[Freedombox-discuss] Wireless routers "knitted" together

Ben Mendis dragonwisard at gmail.com
Wed Aug 22 04:22:13 UTC 2012

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The paper they refer to acknowledges the recent research into using
ad-hoc mesh networks as a backup communication system for emergency
responders. They assert that mesh node density may be insufficient in
certain geographic areas to maintain the necessary coverage of the mesh.

Based on this assertion, they are proposing that "at some point in the
future" an emergency switch would be implemented into all (or most?)
home routers such that the could be flipped from normal mode into an
emergency mesh network mode granting access to emergency responders.

They then proceed to use an Android wardriving app to collect data on
existing residential WiFi-enabled routers one neighborhood and make the
case that these routers would be capable of running the necessary
software to form a mesh network with consistent coverage of that

Although the paper appears to be well-researched and well-written, I
think they focus too much on the wardriving aspect and trying to
establish the proliferation of privately owned WiFi equipment in a
particular urban neighborhood in a well-developed country. There is a
lot of important discussion which they seem to leave out of this paper.
They may have already addressed it in their previous paper, which they
reference several times, however I have not read that one.

Some of the issues I see, which I would have liked to see addressed

1. Who has the authority to activate the emergency switch, and what
mechanisms prevent its abuse?

2. What mechanism is used to activate this emergency switch?

3. Who has access to make use of the mesh network after it has been
activated? The paper seems to imply that it would only be used by
emergency responders, but their methodology is to open it up such that
anyone would be able to connect and access the network.

4. What liability would individuals face if their network was misused by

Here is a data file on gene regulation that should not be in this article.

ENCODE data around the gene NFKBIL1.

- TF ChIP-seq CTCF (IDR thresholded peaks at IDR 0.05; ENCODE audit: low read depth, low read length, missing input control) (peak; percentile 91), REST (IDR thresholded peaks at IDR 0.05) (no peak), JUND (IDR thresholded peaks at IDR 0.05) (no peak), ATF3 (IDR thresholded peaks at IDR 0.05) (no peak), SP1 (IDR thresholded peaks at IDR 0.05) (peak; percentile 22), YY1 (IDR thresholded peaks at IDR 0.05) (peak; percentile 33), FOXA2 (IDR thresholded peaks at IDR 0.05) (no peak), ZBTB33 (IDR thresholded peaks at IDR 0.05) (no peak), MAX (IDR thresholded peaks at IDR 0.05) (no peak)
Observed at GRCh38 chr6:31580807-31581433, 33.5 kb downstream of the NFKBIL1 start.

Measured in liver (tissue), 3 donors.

guests while this emergency switch was activated? Eg, what happens if
someone uses your now-unlocked network to commit a crime such as
illegally transferring copyrighted materials or child pornography?

5. How would the network be utilized in the absence of Internet access?
In the use case the authors describe, the mesh network is being
activiated because of a failure of traditional infrastructure, so it's
reasonable to assume that Internet access would be scare to impossible
in the region.

6. If traditional infrastructure is disrupted, that could include power
lines, how many of the residential routers they identified would still
be online if power was lost?

Could FreedomBox implement something similar to what they describe?
Easily. However I think it would be more interesting and arguably more
valuable for FreedomBox to implement an always-on mesh network rather
than one that is only switched on when emergency responders deem it is

That's my two cents.

On Wed, 22 Aug 2012, Sandy Harris wrote:

> http://www.securityweek.com/home-wifi-could-be-used-emergency-responders
> Is this something the Box should/could support? Is the method discussed in
> the article the right one for us?
> _______________________________________________
> Freedombox-discuss mailing list
> Freedombox-discuss at lists.alioth.debian.org
> http://lists.alioth.debian.org/cgi-bin/mailman/listinfo/freedombox-discuss
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